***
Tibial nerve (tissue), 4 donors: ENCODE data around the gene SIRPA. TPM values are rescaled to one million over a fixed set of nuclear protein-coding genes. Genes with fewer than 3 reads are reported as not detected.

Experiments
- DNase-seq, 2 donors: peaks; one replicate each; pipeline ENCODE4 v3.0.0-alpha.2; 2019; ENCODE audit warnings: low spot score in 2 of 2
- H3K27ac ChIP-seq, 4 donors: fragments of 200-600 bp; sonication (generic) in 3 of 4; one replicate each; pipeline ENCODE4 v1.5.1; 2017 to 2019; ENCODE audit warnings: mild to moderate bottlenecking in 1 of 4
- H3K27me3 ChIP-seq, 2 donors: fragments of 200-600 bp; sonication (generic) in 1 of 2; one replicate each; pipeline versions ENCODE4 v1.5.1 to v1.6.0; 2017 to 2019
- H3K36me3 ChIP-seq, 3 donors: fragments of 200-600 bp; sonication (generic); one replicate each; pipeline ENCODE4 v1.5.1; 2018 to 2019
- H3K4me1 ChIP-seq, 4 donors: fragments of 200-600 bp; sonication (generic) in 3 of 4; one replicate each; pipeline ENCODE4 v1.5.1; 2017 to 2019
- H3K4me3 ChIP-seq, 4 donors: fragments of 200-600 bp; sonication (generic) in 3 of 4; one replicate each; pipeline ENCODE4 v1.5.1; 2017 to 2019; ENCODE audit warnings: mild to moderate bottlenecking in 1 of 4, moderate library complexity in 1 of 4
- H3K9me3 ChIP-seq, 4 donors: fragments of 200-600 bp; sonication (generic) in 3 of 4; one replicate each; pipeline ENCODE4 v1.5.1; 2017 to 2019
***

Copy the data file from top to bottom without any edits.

Tibial nerve (tissue), 4 donors: ENCODE data around the gene SIRPA. TPM values are rescaled to one million over a fixed set of nuclear protein-coding genes. Genes with fewer than 3 reads are reported as not detected.

Experiments
- DNase-seq, 2 donors: peaks; one replicate each; pipeline ENCODE4 v3.0.0-alpha.2; 2019; ENCODE audit warnings: low spot score in 2 of 2
- H3K27ac ChIP-seq, 4 donors: fragments of 200-600 bp; sonication (generic) in 3 of 4; one replicate each; pipeline ENCODE4 v1.5.1; 2017 to 2019; ENCODE audit warnings: mild to moderate bottlenecking in 1 of 4
- H3K27me3 ChIP-seq, 2 donors: fragments of 200-600 bp; sonication (generic) in 1 of 2; one replicate each; pipeline versions ENCODE4 v1.5.1 to v1.6.0; 2017 to 2019
- H3K36me3 ChIP-seq, 3 donors: fragments of 200-600 bp; sonication (generic); one replicate each; pipeline ENCODE4 v1.5.1; 2018 to 2019
- H3K4me1 ChIP-seq, 4 donors: fragments of 200-600 bp; sonication (generic) in 3 of 4; one replicate each; pipeline ENCODE4 v1.5.1; 2017 to 2019
- H3K4me3 ChIP-seq, 4 donors: fragments of 200-600 bp; sonication (generic) in 3 of 4; one replicate each; pipeline ENCODE4 v1.5.1; 2017 to 2019; ENCODE audit warnings: mild to moderate bottlenecking in 1 of 4, moderate library complexity in 1 of 4
- H3K9me3 ChIP-seq, 4 donors: fragments of 200-600 bp; sonication (generic) in 3 of 4; one replicate each; pipeline ENCODE4 v1.5.1; 2017 to 2019